Jan 5, 4:14pm

>95 MissBrangwen: Adding more. Points off for sentimentality and preachiness!

Jan 5, 11:00pm

8. Reformed Rakes Make the Best Husbands

The Lady Knows Best by Susanna Craig is the first book in the new series, Goode's Guide to Misconduct.

Daphne is the second-youngest member of the Burke family from the Rogues and Rebels series and is overshadowed by her brilliant siblings. When Lady Stallbridge offers her the advice column in Mrs Goode's magazine for independent young women, Daphne assumes the offer was made because of her family connections but takes it on with enthusiasm all the same. In her very first column she advises a young woman, betrothed against her will to a rake, to break the engagement. On meeting the rejected fiance, Miles, Viscount Deveraux, who has wagered that he will be married by the end of the season, Daphne is attracted despite herself, but plans use the experience for an instructional pamphlet on identifying and resisting the attractions of a rake. In order to spend time with Deveraux, and to prevent him from revealing her role on the magazine, she offers to marry him herself, fully determined to humiliate him by breaking the engagement.

I've read all the Burke family books and, unfortunately, Daphne is the least interesting sibling. Miles doesn't stand out either. Sterling qualities lurk beneath his rakish facade, and it doesn't take long for Miles and Daphne to recognise each other's worth. We need more backstory for these two so that we can become more engaged with their romance.

Overall, this was a cheerful, entertaining read, with pleasant characters and not a lot of drama. It ends with hints of a romance between two other characters we've met in this book: Miles's reliable friend and a frizzy-haired ironical illustrator. I'm already interested, but the character I really want to find out more about is Oliver, the stepson of Lady Stallbridge and the original Mrs Goode.

Thank you to NetGalley for this ARC.

Jan 6, 9:34am

>97 pamelad: I hate/love how some romance novels may not be that great, but the secondary characters are intriguing enough that they lure you into reading the sequel!

Jan 6, 3:50pm

>98 christina_reads: I read that this book was available on NetGalley, so I joined up, but writing fair and balanced reviews is a bit of a trial.

Edited: Jan 7, 12:38pm

>97 pamelad: Found and acquired the ARC on NetGalley! Thanks for the review.

I have found that sometimes publishers like shorter reviews too. I once posted a review that I felt was incomplete and went back to change it, only to find that the publisher had already used it, even though it was so short. I also looked at some of the reviews posted by other reviewers and found that some are very short, maybe a sentence or two, but I do not think those are fair and honest reviews.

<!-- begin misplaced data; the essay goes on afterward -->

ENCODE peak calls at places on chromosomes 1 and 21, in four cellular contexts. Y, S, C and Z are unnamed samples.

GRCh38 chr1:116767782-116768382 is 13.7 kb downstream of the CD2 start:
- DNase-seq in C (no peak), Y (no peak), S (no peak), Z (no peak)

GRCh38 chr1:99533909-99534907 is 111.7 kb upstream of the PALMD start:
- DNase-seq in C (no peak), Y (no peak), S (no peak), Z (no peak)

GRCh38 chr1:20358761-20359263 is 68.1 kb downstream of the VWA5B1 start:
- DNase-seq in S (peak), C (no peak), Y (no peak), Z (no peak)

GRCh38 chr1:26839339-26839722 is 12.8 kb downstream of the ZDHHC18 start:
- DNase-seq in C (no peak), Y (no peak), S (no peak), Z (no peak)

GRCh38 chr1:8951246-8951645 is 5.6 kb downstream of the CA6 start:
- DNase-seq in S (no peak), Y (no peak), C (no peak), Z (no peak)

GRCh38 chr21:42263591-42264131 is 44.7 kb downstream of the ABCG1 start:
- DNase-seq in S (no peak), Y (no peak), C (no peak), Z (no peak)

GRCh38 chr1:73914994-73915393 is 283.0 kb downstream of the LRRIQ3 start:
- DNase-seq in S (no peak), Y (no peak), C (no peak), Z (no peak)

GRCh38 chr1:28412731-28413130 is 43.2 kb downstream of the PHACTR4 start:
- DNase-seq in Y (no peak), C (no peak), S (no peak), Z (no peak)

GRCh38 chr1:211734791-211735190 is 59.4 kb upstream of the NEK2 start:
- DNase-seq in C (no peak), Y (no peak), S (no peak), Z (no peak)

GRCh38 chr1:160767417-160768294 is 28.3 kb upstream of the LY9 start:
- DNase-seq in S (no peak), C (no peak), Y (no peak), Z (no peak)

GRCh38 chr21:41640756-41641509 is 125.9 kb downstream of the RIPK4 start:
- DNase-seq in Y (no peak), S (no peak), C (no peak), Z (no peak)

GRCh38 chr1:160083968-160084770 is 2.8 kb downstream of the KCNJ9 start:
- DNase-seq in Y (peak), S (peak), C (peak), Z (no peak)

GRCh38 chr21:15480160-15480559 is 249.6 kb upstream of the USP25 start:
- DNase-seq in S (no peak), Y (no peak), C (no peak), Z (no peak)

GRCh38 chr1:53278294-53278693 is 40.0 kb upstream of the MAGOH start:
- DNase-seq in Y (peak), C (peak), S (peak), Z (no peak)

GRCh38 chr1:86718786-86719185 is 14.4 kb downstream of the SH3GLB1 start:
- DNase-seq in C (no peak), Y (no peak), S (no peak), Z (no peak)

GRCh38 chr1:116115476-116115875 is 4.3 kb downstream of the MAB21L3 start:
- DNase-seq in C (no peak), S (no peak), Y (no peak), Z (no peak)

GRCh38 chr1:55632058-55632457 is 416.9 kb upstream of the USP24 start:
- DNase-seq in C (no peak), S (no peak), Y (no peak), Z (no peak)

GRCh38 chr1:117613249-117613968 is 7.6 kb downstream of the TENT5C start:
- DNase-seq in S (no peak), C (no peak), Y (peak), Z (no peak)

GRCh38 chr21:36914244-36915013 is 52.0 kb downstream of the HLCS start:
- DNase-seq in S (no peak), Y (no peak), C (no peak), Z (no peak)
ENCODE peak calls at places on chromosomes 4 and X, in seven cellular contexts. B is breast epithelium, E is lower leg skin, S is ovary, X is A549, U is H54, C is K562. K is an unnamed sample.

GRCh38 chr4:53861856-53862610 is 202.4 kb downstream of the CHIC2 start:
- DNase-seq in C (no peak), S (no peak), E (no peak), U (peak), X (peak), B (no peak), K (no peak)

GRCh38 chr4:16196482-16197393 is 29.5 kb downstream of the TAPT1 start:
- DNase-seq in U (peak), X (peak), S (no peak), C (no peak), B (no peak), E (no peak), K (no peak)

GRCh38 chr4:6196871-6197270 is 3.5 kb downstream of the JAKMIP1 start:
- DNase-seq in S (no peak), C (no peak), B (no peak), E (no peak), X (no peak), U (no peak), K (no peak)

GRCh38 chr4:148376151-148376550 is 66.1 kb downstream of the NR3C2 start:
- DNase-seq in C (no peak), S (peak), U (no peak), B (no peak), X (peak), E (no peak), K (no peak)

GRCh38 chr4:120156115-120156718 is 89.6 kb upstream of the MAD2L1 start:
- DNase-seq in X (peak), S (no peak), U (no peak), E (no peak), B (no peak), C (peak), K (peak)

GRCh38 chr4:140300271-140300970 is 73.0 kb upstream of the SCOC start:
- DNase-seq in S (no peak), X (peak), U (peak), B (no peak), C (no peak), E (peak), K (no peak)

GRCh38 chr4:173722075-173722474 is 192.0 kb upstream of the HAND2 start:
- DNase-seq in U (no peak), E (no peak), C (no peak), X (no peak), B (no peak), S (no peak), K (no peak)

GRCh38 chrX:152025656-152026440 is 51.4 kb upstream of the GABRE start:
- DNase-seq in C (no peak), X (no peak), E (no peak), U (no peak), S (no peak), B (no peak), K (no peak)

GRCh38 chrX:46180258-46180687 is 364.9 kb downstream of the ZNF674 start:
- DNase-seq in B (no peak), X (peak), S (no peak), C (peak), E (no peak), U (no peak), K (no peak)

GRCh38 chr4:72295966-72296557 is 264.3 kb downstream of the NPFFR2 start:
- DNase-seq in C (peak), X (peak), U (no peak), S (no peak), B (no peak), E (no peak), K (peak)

Jan 7, 3:24pm

>100 LadyoftheLodge: It isn't steamless. I left a few criticisms out of my review because I didn't want to be negative!

Jan 7, 3:49pm

Good luck with your 2023 reading! I'm hoping to read a few Georgette Heyers myself this year. I like both her romances and her mysteries.

Edited: Jan 11, 5:26pm

>102 mathgirl40: You can't beat Georgette Heyer for historical romances.

The Runaway Viscount by Darcy Burke

The widowed Juliana Sheldon and the bachelor Lucas Trask, Viscount Audlington, spend a passionate night together in a snowbound inn, but she wakes the next morning to find that he has left. Two years later they meet again at a house party organised by the matchmaking Lord and Lady Cosford. Juliana has neither forgotten nor forgiven Lucas, so she sets out to torment him and make him jealous. Lucas regrets leaving Juliana the way he did and thinks of her often, so he is determined to renew their liaison. Marriage does not seem a possibility to either Lucas or Juliana but, as well as the enormous lust they feel for one another, they enjoy each other's company.

This short book is written in bland, simple language using a narrow vocabulary. There's a lot of sex, not a lot of plot, and not much tension.

Thank you to NetGalley for this ARC.

Edited: Jan 12, 5:14am

1. Damaged Dukes and Ailing Earls

Every Rogue Has His Charm by Susanna Craig

Maximilien Grant, Lord Chesleigh is heir to a duke, his grandfather, who is a truly vicious old man. Maximilien is so very damaged that when he begins to fall in love with Caro, the woman he married to save from ruin, he abandons her for her own good and resumes his job as a spy. On the death of the old duke Maxim returns to England. He plans to drop in on his wife just to check she's OK, but circumstances result in him staying a good deal longer.

I enjoyed this one. Spies, treachery, attempted murder, a wicked father. There's a truly nauseating epilogue, but that's par for the course. I liked Caro and Maxim, and I'm always pleased when a damaged duke finds the one woman who can fix him. There's another romance going on as well between the spies who are watching Maxim, a sub-romance between the sub-spies.

This was the only Susanna Craig book I hadn't read. I preferred it to The Lady Knows Best.

Jan 12, 10:56am

>104 pamelad: Ooh, that one does sound fun! I am enjoying the Love and Let Spy series...nothing groundbreaking, but reasonably enjoyable. Next up for me is Better Off Wed.

Jan 12, 2:52pm

>105 christina_reads: And they're literate! I often give up on romances because of grammatical errors on page 1. I liked Better Off Wed.